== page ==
identify the sites in which all Christendom is
interested, and should make records of all ancient
monuments, and reveal by excavation some of
the secrets of the country. The actual survey
work was started in 1872 by Captain Stewart



and Lieutenant Conder, both of them of the
Royal Engineers. The former had to give up
the work on account of health, and his colleague
was left in command of the surveying party,
being joined as assistant by Mr. C. F. Tyrwhitt-

In the summer of 1874, Tyrwhitt-Drake's
health broke down, and he died at Jerusalem.
The post thus left vacant was offered to Lieu-
tenant Kitchener who set out for Palestine in
the autumn, and joined the survey party on
December 19, as the leader duly chronicled.

Violent gales, and illness in some members of
the party — one of the non-commissioned officers
of which had to be invalided home — interrupted
the work of the survey, and the winter was
spent in Jerusalem.

" I think it is General Gordon w^ho has some-
where said that for a^man to understand the
world he should for a time leave the life of busy
cities and think out his thoughts alone in the
wilderness. Often have I thought that could
the critic leave his comfortable study and dwell
for a time in this desert of Judah, under the
starry sky at night and the hot glare of the sun
by day, in a land which men once thoughtjto
have been burned by fire, cursed and sown Vv^ith


salt, and in the great stillness of a world almost
without life, he would be better able to under-
stand what Hebrew poets, prophets, and his-
torians have written."*

If it was Uttle likely to be a reahsation of this
which would weigh with the young officer who
seized the opportunity of spending some years
of active work in Palestine, such may well have
come to be his feeHngs after intimate experience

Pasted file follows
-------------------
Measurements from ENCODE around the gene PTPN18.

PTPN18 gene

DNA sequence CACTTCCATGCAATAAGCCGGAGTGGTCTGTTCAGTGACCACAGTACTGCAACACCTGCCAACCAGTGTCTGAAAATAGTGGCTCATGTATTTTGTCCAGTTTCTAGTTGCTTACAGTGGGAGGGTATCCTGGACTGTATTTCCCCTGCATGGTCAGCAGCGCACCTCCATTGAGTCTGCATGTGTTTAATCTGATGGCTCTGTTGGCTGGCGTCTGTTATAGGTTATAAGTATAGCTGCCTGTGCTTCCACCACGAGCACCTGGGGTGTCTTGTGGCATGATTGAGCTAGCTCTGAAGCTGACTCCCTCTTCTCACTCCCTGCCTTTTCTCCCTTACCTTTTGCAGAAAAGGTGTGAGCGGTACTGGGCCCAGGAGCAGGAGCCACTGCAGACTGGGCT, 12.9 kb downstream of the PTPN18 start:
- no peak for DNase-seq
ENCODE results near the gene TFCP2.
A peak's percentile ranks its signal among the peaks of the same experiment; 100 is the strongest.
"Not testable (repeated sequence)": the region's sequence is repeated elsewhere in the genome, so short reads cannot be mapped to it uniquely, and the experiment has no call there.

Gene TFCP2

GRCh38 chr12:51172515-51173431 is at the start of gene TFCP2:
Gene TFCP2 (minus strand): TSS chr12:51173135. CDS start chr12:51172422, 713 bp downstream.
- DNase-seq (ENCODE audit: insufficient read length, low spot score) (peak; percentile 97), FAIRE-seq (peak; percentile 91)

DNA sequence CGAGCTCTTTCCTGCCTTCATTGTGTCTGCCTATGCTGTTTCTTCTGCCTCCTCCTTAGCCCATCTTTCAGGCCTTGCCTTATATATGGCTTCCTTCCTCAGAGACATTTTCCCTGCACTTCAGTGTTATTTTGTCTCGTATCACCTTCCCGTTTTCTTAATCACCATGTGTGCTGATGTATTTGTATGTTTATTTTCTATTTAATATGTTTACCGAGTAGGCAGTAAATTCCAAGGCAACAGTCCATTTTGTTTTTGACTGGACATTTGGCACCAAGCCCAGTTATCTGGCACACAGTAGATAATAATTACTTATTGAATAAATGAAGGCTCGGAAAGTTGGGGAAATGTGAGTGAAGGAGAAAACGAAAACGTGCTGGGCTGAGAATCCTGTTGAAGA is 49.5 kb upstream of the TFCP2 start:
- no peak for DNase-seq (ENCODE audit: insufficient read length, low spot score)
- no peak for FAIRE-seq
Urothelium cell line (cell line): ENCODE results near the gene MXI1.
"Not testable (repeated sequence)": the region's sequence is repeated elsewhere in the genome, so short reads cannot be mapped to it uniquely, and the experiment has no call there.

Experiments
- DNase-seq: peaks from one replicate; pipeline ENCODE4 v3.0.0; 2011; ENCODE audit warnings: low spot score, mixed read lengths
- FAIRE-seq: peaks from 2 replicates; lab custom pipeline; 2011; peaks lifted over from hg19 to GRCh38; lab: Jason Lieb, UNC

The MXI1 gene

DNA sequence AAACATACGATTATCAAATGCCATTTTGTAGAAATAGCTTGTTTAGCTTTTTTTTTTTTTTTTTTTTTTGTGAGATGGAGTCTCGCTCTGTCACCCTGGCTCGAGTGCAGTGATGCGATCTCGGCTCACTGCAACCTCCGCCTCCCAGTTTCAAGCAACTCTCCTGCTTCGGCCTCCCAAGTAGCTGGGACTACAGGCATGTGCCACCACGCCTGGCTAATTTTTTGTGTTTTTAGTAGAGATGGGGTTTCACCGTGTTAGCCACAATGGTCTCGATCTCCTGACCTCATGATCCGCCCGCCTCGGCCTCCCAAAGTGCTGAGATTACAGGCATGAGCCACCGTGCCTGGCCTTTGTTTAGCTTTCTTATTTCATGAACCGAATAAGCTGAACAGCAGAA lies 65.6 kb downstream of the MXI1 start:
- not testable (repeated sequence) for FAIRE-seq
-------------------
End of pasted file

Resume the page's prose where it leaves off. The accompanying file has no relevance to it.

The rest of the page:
of the fascinating land. It was work, and
adventurous work that offered, and work which
afforded opportunities to be taken by a discerning
man. To Lieutenant Kitchener it gave the
opportunity, eagerly seized, of getting to know
the Arab and to learn his language — knowledge
that was to be of incalculable value in the
future ; but then he was one of those who, as
he is said to have put it, " could not understand
how any young fellow in the army could settle
down into the humdrum life of a home station
while opportunities were going for adventure
and distinction abroad.'*

There was little of the " hum-drum *' in the
life of the English officers engaged in the survey :
not only had they interesting work to do amid
surroundings which could not fail to stimulate

* " Palestine." By Major C. R. Conder.


the imagination, but there were not wanting
those elements of risk which gave more than a
spice of adventure to the undertaking. Not
always were the people of the country friendly,
for though on the whole the surveying party were
treated tolerantly, there were occasional incidents
which called for careful treatment, and at one
point such aggressive opposition as led to the
actual suspension of the work. To appreciate
fully that which was achieved, and to realise
the beauty and fascination of the land in which
it was done, Conder's book on '* Palestine "
should be read. Here we must confine ourselves
to a summary account of Lieutenant Kitchener's
association with the work.

It has been said that the winter of 1874-5
had to be spent in Jerusalem owing to sickness
in Conder's party, and Kitchener was one of
the victims, being laid low by a serious attack
of Jericho fever. Indeed, when Conder, as he
put it, " once more took the field '' with a light
and compact expedition on February 25, 1875,
Kitchener was still scarcely convalescent, and
he and the Arab headman were left in comfort-
able quarters while the main party continued
the work in the Dead Sea desert. A few weeks
later and the young lieutenant joined in the


survey, which, during March and April, was
carried to Ascalon, Gaza, and the Phihstine plain.